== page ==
President Obama said Sunday that his several brief meetings with Venezuelan President Hugo Chavez were good steps and that positive Cuban and Venezuelan responses to his overtures were repudiations of the Bush administration’s approach to diplomacy.
Completing his four-day Latin American visit in Trinidad, Mr. Obama rebutted critics who said he hurt the U.S. by seeking out Mr. Chavez and receiving a U.S.-bashing book from him.
The gesture shot the little-known book - “Las Venas Abiertas de America Latina” or “The Open Veins of Latin America,” by Eduardo Galeano - to No. 2 on Amazon.com’s list Sunday night.
“Venezuela is a country whose defense budget is probably one-six-hundredth of the United States’. They own Citgo. It’s unlikely that as a consequence of me shaking hands or having a polite conversation with Mr. Chavez, we are endangering the strategic interest of the United States,” Mr. Obama said at a press conference wrapping up his trip.
“You would be hard-pressed to paint a scenario in which U.S. interests would be damaged as a consequence of us having a more constructive relationship with Venezuela,” he said.
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But some in the U.S. saw Mr. Obama’s outreach - his Chavez meeting also yielded a widely publicized photo of the two men shaking hands - as a mistake.
“When you’re talking about the prestige of the United States and the presidency of the United States, you have to be careful who you’re seen joking around with. And I think it was irresponsible for the president to be seen kind of laughing and joking with Hugo Chavez,” Sen. John Ensign, Nevada Republican, said on CNN’s “State of the Union” program.
But Mr. Obama called the trip a success, saying the engagement was worth the criticism.
He was criticized during the presidential campaign for promising that sort of engagement, including by Hillary Rodham Clinton, then his Democratic primary rival but now his secretary of state. He said Sunday he’s been proved right.
“The whole notion was that if we showed courtesy or opened up dialogue with governments that had previously been hostile to us, that that somehow would be a sign of weakness,” he said.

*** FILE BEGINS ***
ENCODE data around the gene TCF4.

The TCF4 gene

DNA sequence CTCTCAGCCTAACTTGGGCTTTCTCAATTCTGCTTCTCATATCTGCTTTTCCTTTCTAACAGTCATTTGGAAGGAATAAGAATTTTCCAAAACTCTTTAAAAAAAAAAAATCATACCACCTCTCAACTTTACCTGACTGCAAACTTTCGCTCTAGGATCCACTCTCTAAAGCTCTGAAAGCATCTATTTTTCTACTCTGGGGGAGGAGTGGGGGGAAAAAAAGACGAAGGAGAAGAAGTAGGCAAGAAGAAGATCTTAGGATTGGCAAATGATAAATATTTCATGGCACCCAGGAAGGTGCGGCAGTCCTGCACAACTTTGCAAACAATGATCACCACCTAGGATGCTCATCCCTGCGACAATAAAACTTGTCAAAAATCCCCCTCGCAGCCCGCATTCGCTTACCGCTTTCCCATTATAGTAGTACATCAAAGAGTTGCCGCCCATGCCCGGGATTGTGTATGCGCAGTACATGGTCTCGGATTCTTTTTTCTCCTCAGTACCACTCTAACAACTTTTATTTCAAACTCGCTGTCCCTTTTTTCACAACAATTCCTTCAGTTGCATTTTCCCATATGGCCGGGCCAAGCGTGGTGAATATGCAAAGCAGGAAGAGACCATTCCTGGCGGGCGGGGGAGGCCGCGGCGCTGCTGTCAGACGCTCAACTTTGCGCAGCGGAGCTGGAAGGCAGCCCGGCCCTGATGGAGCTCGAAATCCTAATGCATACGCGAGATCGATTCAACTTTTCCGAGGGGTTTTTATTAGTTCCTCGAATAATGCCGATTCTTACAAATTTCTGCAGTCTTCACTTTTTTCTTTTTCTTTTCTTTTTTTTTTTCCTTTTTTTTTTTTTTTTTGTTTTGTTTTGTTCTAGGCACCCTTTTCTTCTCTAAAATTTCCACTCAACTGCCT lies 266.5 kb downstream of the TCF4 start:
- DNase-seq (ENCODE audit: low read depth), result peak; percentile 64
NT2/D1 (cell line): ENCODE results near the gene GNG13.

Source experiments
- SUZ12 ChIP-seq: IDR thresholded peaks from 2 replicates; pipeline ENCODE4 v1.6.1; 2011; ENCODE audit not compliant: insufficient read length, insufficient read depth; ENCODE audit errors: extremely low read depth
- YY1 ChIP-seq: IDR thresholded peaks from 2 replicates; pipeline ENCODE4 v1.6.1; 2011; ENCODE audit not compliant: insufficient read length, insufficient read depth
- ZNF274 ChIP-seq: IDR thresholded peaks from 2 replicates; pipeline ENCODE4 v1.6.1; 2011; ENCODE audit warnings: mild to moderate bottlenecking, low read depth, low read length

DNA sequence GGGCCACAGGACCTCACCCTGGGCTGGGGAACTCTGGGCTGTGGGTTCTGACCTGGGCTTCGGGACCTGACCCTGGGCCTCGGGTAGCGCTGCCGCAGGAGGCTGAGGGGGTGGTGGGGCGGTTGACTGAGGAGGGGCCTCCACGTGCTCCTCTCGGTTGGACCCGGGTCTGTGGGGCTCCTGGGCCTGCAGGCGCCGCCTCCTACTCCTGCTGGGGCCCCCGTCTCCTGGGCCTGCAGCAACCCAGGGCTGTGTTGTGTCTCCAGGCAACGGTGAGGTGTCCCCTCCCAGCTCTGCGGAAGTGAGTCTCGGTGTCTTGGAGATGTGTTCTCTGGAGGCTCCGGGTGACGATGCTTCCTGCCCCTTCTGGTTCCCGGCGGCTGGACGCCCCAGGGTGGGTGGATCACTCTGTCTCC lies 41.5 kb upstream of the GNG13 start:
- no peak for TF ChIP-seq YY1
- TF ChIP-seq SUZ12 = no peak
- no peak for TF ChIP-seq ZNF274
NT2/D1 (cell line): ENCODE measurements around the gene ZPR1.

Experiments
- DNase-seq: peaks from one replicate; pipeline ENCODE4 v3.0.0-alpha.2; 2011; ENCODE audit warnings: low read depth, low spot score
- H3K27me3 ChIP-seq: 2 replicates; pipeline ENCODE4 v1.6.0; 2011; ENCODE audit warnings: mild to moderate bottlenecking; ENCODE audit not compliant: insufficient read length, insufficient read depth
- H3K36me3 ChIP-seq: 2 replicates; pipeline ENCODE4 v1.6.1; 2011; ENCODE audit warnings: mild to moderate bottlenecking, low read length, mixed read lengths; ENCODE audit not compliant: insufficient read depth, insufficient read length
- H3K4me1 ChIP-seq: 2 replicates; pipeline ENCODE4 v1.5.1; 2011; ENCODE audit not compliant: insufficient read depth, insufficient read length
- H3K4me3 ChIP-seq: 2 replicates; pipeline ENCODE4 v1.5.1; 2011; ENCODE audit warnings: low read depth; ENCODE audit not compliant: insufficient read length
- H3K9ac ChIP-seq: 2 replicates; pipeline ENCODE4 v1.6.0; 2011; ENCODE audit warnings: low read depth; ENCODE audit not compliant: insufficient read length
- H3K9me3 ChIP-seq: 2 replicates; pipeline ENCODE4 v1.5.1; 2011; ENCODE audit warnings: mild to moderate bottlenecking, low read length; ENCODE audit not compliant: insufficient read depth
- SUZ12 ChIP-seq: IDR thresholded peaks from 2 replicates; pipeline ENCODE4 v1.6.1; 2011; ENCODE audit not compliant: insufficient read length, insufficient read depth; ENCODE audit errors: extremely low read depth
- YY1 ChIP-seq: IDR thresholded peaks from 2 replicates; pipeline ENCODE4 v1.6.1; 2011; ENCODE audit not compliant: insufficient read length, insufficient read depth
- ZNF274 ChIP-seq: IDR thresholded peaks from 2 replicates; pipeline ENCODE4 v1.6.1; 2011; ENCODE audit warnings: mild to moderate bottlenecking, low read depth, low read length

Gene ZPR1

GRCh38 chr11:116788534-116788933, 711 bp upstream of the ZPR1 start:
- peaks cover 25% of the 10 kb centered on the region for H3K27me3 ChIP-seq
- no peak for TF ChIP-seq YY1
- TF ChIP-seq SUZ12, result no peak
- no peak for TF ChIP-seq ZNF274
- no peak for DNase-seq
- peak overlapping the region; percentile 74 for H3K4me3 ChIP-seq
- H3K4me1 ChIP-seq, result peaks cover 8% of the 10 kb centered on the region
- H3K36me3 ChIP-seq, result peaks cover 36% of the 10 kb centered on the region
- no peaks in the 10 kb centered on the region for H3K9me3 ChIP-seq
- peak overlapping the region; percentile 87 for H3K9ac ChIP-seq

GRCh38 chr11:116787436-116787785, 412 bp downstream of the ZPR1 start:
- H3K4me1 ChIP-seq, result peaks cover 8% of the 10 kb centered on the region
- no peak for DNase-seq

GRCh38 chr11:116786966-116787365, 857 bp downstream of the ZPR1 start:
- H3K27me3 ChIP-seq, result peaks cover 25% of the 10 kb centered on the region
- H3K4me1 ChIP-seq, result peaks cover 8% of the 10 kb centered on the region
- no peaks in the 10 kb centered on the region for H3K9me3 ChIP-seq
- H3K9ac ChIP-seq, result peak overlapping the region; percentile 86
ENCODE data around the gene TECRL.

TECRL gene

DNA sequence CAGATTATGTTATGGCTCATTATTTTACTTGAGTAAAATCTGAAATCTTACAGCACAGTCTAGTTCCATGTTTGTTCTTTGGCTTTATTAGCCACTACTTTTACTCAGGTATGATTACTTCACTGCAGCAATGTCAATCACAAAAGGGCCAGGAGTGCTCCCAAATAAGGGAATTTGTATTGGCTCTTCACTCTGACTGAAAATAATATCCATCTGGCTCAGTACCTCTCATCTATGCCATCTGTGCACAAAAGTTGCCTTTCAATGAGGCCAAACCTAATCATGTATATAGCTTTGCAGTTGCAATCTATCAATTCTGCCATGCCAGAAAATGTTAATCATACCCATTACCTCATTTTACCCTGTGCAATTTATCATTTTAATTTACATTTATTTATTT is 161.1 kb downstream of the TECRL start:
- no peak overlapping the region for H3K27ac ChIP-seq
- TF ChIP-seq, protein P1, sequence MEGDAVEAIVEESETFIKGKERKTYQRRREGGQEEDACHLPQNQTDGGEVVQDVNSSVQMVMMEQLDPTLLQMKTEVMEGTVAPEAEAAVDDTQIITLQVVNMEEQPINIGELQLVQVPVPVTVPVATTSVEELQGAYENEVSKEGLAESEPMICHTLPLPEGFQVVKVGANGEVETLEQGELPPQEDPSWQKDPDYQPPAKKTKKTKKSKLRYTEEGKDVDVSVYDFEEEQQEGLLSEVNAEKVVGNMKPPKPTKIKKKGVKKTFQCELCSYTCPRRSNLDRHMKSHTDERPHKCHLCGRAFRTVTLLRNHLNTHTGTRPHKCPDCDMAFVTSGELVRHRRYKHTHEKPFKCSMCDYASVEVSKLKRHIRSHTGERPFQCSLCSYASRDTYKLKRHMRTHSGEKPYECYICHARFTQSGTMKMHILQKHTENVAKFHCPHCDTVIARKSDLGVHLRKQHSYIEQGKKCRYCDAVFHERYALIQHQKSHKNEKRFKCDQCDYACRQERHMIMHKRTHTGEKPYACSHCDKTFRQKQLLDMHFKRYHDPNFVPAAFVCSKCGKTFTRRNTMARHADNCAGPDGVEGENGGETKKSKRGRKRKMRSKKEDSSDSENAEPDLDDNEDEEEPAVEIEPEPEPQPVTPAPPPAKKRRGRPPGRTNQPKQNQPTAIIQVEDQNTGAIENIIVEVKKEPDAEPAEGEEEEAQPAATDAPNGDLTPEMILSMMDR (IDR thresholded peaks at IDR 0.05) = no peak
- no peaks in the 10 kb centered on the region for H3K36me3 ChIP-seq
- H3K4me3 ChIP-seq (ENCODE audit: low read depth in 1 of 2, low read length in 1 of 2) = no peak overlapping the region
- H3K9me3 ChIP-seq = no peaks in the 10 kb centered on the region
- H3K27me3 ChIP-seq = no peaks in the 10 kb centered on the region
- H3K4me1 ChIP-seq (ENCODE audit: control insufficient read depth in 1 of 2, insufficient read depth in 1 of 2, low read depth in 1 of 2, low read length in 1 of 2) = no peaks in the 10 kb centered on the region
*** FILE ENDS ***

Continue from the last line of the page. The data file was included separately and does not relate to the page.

“The American people didn’t buy it,” Mr. Obama said. “And there’s a good reason the American people didn’t buy it - because it doesn’t make sense.”
Mr. Obama met Thursday with Mexican President Felipe Calderon in Mexico City, then traveled to Trinidad, where he attended the Summit of the Americas from Friday night through Sunday morning.
Unlike his recent swing through Europe, this time Mr. Obama met with leaders who are occasionally openly hostile to the U.S.
He shook hands and exchanged short greetings with Mr. Chavez and other leftist Latin American leaders such as Bolivia’s Evo Morales and Nicaragua’s Daniel Ortega.
He also made a pitch for greater cooperation on clean energy, absorbed harsh criticism about past U.S. policy, particularly on the trade and travel embargo against Cuba, and he said the U.S. has made mistakes in dealing with the region in the past.
Some of the leftist leaders did not waste the chance to attack the U.S. in so high-profile a venue. Several said the U.S. has a history of meddling in their affairs.
Asked about Mr. Chavez in particular, Mr. Obama said, “His rhetoric directed at the United States has been inflammatory,” he said, and his interference with Venezuela’s neighbors has been “a source of concern.”
But Mr. Obama said engaging with Mr. Chavez was the right solution and that his overtures to Cuba and Venezuela must now be met with action from those two nations. But he said he sees signs of an opening.
“The signals sent so far present at least an opportunity for frank dialogue on a range of issues,” the president said.
He said one thing he learned from the meetings was the effect of soft diplomacy. He pointed to Cuba’s deployment of doctors to countries throughout the hemisphere as an example.
“It’s a reminder for us in the United States that if our only interaction with many of these countries is drug interdiction, if our only interaction is military, then we may not be developing the connections that can over time increase our influence and have a beneficial effect when we need to try to move policies that are of concern to us forward in the region,” he said.
Mr. Obama defended his administration’s boycott of a U.N. conference on racism. The president said the conference in 2001 became a “counterproductive” Israel-bashing session.
Black members of Congress were critical of Mr. Obama’s boycott, saying it went against the same principles of outreach he has espoused.
“This decision is inconsistent with the administration’s policy of engaging with those we agree with and those we disagree with, expressed by President Obama during the G-20 and on other recent occasions,” Rep. Barbara Lee, California Democrat and Congressional Black Caucus chairman, said this weekend.
The Durban Review Conference will focus on racism and xenophobia, but Mr. Obama said this year’s conference appears to be adopting much of the language to which the U.S. and Israel objected in 2001.
“Our participation would have involved us putting our imprimatur on something we don’t believe,” Mr. Obama said.